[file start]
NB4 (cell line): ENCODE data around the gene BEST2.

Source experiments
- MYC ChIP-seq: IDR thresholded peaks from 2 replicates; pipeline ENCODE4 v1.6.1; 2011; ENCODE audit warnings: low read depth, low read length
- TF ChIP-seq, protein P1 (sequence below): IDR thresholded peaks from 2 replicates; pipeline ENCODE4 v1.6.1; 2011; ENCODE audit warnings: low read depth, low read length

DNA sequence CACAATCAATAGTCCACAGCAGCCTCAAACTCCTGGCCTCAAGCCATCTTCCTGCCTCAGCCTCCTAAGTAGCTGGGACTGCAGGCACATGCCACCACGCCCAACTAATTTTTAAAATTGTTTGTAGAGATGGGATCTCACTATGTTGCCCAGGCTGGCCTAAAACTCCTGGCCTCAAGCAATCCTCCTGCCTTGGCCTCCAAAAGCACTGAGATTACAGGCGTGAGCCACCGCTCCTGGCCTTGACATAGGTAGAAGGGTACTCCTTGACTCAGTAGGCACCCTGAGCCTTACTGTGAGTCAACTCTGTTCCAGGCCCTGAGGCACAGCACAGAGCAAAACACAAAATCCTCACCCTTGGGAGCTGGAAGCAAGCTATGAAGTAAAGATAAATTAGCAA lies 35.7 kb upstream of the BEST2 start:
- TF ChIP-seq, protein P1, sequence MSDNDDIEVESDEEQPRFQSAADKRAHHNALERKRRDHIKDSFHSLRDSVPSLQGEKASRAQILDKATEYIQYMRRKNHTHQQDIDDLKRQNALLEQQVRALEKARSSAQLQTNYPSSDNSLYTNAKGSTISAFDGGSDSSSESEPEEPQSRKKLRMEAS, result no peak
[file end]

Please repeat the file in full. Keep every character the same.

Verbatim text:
NB4 (cell line): ENCODE data around the gene BEST2.

Source experiments
- MYC ChIP-seq: IDR thresholded peaks from 2 replicates; pipeline ENCODE4 v1.6.1; 2011; ENCODE audit warnings: low read depth, low read length
- TF ChIP-seq, protein P1 (sequence below): IDR thresholded peaks from 2 replicates; pipeline ENCODE4 v1.6.1; 2011; ENCODE audit warnings: low read depth, low read length

DNA sequence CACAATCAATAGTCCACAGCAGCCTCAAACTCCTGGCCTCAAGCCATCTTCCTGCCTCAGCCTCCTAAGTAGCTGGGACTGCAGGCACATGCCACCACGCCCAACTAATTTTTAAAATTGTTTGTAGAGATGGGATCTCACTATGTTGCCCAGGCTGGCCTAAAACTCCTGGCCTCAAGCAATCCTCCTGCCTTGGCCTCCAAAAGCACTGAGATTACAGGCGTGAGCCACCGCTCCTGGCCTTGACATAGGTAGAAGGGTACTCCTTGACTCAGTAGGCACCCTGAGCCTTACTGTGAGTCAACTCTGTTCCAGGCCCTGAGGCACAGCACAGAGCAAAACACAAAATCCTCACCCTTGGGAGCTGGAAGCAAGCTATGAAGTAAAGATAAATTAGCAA lies 35.7 kb upstream of the BEST2 start:
- TF ChIP-seq, protein P1, sequence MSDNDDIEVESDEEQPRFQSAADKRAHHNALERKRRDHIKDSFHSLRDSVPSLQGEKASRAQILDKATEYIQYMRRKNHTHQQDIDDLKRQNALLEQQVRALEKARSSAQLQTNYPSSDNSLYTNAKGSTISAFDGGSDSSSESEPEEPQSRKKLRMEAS, result no peak